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soxxy
12-10-2010, 08:58 PM
"Hefty," my word.

Alastair Macaulay's review of this year's Nutcracker at the New York City Ballet:


Jenifer Ringer, as the Sugar Plum Fairy, looked as if she’d eaten one sugar plum too many; and Jared Angle, as the Cavalier, seems to have been sampling half the Sweet realm. They’re among the few City Ballet principals who dance like adults, but without adult depth or complexity. Ashley Bouder (Dewdrop) has the brilliance they lack, but also a greater and more tough-grained hardness.

I suppose many of us would like to look this way....in our dreams (note he says the dancer he deems "brilliant" has a "tough-grained hardness":

http://www.nytimes.com/imagepages/2010/12/04/BALLET.html

Full review:

http://www.nytimes.com/2010/11/29/arts/dance/29nutcracker.html?_r=1&scp=4&sq=Nutcracker&st=cse

vesperholly
12-10-2010, 09:09 PM
GMAFB. It's hard to see most of her body in that picture, but I'm sure she's fine. I'd prefer to watch ballerinas that look like they keep solid food down instead of dancing skeletons.

IceAlisa
12-10-2010, 09:13 PM
Most of us are not principal dancers in major ballet companies, eys? You cannot apply street standards to top ballet dancers. Although it's hard to judge from these pictures whether the assessment of "hefty" is accurate. But if a dancer is heavy for ballet standards (extreme case, think Rachael Flatt's physique), it's impossible to create the lean, long look expected in classical ballet.

Given all that, I do think that one of my favorite ballet dancers ever, Diana Vishneva was too thin in Don Quixote (http://www.youtube.com/watch?v=S9JmAAdEzI4) but the dancing is still superb.

Here in Sleeping Beauty (http://www.youtube.com/watch?v=0A9zoUxzpIU) she looks healthier and dances just beautifully. I am such a Vishneva uber. :shuffle:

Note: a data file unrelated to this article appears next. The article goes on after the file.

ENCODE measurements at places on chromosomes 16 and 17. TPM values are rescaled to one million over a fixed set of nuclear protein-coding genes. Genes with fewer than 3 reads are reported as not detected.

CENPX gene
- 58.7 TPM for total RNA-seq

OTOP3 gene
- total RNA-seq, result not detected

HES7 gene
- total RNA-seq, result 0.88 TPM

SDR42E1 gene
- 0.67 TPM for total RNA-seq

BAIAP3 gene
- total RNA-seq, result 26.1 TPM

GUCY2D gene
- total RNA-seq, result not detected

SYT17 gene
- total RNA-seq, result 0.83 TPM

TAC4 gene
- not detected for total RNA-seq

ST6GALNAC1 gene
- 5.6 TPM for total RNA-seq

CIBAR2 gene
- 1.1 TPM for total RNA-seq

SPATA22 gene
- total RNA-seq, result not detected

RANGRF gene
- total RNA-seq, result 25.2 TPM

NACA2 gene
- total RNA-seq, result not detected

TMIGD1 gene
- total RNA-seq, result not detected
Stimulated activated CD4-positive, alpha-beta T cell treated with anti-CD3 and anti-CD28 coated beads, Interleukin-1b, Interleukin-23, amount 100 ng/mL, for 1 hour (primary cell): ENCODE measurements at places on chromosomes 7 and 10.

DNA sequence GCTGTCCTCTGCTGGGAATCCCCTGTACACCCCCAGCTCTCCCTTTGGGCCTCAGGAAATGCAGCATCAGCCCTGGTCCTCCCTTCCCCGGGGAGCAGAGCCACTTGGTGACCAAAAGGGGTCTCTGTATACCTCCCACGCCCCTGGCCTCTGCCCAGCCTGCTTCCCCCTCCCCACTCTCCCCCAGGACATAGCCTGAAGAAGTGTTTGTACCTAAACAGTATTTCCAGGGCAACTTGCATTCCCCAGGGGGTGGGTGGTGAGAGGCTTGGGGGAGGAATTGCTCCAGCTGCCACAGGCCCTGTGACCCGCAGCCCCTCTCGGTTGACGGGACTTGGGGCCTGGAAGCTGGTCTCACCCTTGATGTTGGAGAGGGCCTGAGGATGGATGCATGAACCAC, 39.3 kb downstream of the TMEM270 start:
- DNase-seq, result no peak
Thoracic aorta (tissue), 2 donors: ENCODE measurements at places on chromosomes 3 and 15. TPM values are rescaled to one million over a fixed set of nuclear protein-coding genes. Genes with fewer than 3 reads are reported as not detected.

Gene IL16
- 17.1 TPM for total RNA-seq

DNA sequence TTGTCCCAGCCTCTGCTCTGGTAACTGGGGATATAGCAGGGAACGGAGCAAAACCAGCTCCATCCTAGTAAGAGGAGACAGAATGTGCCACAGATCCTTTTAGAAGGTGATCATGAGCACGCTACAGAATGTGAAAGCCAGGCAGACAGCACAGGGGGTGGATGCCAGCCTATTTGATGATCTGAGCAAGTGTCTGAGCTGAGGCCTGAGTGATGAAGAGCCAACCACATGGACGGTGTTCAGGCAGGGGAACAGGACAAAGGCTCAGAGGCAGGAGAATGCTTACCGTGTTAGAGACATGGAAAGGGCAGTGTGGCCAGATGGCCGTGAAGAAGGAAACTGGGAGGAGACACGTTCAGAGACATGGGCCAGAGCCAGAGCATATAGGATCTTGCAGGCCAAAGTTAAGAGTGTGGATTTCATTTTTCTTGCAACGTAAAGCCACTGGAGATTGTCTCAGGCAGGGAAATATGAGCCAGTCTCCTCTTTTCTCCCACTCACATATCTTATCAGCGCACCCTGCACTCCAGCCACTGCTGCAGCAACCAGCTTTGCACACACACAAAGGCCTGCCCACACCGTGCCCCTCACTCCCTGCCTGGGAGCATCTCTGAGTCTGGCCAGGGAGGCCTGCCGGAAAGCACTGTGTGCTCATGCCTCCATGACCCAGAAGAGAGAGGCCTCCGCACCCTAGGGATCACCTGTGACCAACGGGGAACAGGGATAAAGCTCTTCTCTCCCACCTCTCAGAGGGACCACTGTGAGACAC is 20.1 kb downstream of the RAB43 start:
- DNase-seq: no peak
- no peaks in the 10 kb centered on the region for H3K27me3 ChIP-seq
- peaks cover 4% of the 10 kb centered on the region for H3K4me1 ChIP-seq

Schmeck
12-10-2010, 09:16 PM
I'm thinking it sounds more like 'heavy on one's feet' than a body measurement - laborious instead of light of toe? Like how one feels and moves after a big meal?

Must say though - some of the dancers in the blue/white snow photo looked a bit 'hefty' for ballet dancers, but that could just be the costumes, the sizing of the photo, or the body positions.

Gazpacho
12-10-2010, 09:29 PM
I'm thinking it sounds more like 'heavy on one's feet' than a body measurement - laborious instead of light of toe? Like how one feels and moves after a big meal?
No, as a ballet follower, I'm pretty sure it meant body measurements.

Jennifer Ringer's problem isn't fat, it's her proportions. People with long limbs can put on extra weight without affecting their line. People with shorter limbs, like Ringer, look dumpy with just the slightest bit of extra weight. In fact, even the slightest bit of extra muscle will destroy their line. Ringer, like almost all ballerinas, has heard endless comments about her weight, but usually behind closed doors, so the critic wasn't saying anything new.

However, to phrase it that way so publicly is insensitive because anyone who follows ballet knows that Ringer has previously battled an eating disorder. He could have gotten the point across by saying she looked a bit out of shape, but that would probably improve as the season goes on--a true statement because the added practice and performance makes dancers thinner by the end of the season.